Thursday, September 20, 2007
Lead in Toys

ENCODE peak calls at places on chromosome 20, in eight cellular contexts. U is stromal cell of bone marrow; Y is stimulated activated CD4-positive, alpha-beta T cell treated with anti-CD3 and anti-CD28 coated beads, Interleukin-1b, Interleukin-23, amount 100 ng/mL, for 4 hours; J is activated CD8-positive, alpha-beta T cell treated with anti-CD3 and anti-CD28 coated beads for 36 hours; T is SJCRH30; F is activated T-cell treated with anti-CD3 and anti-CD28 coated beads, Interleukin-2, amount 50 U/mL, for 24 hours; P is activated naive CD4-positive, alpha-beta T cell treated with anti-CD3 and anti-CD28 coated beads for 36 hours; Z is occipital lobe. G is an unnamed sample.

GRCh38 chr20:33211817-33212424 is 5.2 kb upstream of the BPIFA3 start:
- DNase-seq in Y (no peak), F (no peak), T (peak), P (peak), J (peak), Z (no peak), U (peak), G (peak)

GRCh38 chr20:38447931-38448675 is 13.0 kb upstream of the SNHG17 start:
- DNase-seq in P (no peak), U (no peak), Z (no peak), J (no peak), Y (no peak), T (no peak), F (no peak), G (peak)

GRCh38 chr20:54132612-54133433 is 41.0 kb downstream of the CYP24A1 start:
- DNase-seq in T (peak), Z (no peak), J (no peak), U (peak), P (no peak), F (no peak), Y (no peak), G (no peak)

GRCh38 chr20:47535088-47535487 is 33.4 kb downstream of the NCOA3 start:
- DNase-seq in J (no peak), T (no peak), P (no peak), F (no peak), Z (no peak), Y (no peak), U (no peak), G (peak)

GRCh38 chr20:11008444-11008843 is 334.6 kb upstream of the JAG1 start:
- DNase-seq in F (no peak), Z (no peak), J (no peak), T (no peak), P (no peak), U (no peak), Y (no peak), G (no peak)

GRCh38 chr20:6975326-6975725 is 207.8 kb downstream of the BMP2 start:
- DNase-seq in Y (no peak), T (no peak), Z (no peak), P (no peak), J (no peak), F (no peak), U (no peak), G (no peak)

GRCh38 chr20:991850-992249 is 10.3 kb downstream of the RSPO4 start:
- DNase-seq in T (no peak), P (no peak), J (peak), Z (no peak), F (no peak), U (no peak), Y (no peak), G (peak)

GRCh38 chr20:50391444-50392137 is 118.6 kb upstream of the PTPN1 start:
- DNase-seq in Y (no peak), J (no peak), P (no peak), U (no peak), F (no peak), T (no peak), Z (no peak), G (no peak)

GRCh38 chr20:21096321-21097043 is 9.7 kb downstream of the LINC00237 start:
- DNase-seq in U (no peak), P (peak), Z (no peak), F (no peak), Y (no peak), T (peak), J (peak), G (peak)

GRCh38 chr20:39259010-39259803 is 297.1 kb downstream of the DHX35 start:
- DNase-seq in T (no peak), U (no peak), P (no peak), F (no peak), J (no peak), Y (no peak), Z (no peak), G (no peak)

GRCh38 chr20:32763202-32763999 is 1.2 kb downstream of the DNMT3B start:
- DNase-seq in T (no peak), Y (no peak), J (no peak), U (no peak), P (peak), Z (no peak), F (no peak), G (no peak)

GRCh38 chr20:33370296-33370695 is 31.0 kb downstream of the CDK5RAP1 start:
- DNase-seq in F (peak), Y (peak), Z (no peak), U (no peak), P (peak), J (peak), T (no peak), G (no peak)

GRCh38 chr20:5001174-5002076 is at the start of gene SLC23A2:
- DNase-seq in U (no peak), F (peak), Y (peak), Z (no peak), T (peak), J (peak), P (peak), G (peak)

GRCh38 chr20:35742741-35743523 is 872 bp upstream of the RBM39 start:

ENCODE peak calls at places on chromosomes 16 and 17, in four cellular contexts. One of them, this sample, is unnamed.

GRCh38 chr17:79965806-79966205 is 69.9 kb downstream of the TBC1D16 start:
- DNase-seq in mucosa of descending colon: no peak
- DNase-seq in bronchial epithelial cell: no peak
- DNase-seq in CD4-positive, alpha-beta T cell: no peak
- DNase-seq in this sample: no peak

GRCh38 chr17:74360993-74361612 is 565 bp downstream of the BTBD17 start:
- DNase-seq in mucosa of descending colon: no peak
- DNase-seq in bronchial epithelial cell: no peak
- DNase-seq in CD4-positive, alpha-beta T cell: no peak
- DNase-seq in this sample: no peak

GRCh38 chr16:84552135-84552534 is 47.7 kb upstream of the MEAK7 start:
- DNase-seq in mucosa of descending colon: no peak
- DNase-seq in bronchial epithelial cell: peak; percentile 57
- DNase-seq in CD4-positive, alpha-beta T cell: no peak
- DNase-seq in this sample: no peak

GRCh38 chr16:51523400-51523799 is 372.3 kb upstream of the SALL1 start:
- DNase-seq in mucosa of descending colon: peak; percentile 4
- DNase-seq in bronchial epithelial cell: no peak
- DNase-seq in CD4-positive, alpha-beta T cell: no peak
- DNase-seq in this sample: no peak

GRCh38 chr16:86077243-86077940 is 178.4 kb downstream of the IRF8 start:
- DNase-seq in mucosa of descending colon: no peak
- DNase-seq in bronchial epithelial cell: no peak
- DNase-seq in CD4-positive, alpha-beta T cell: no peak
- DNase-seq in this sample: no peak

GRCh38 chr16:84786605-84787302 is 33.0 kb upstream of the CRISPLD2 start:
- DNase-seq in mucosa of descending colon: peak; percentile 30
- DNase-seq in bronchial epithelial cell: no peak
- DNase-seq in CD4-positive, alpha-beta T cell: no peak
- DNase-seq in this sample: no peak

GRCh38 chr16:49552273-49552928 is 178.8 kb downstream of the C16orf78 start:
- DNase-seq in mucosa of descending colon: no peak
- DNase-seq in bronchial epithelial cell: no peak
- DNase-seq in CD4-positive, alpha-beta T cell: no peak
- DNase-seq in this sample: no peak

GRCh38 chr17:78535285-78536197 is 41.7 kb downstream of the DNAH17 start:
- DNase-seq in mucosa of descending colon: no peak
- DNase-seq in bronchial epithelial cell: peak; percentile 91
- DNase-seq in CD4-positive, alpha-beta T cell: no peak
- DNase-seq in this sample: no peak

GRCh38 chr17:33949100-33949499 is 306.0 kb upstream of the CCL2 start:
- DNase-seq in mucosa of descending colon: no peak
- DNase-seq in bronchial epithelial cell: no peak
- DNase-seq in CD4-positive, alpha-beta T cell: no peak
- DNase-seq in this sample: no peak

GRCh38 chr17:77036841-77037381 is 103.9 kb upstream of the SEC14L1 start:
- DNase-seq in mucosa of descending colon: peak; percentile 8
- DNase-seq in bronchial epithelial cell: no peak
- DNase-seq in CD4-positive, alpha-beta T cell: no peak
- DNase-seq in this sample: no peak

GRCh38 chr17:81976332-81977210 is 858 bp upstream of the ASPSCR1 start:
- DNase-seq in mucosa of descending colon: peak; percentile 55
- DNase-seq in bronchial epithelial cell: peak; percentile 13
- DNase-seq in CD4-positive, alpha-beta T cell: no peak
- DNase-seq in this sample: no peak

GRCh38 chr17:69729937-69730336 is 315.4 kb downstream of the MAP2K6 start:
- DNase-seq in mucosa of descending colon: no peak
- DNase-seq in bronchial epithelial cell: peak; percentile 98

When I was growing up, there was lead in the paint on the walls which surrounded me in my house and in school. For jollies, we shot bent paperclips into the acoustic tile and practically ate the asbestos which fell from the ceiling. After school, us boys would ride our bikes home and run out onto the freeway construction zone and play among all the backhoes and heavy machines. It was great. It was paradise. When we got tired of playing in the dirty work area, we'd go back and play with our Major Matt Mason figures. We relished in the way things worked, so we would bend the limbs back and forth rapidly to get them to snap-off, exposing a hard and lethal wire frame -- a metal armature running through the Major kept him heroically stiff and action pliable. With good hard play, the Major would lose his paint detailing. Where that lead paint went I never knew. I know I did not put the Major in my mouth. Even then, I knew that was gay. And as far as I knew then, I wasn't gay, though I had gay friends. Look, it was Catholic school, where many boys discover such things. I liked girls -- and I was pretty sure that putting Major Matt Mason in my mouth would not lure girls my way. Truthfully, I probably tasted some lead toys at a much earlier age and decided it wasn't very smart to do so. Perhaps I lost a brain cell or two. But somehow, I knew that Communion wafers were okay and that lead painted toys were not okay. Why can't kids learn that today? Where have we failed? We have raised boys who are afraid to play on the freeway as it's being built. As I think back on when this trend started, it was shortly after society started acknowledging and condemning promiscuous behavior at the same time. Kids today are mixed up: they don't know if they are coming or going. They are taught to say no to drugs, but then see their parents or teachers indulging in them. I suggest we simply let our kids explore the wilderness of youth -- it teaches them all kinds of subtle stuff and weeds the herd along the way. I remember being taught "caveat emptor" at an early age. Heck, I remember being able to buy caustic chemicals for my chemistry set at the local drugstore -- by myself! Now as an adult I can't even buy an antihistamine without having to go to the counter to ask the pharmacist, show my driver's license and leave a thumbprint. I say, let the lead toys in. China needs to reduce their cost of goods to give our market a fair price. If that means a few lead toys make it into the playroom, so what? What's a little lead in our diet? Honestly. Some folk act like eating lead will make you gay. As I said, I have friends who are gay -- and lead in their toys had nothing to do with it. Next thing you know they'll be regulating plastics because it makes girls more fertile. Incidentally, that much is true. I left an Arrowhead bottle on my wife's nightstand and five weeks later she was pregnant.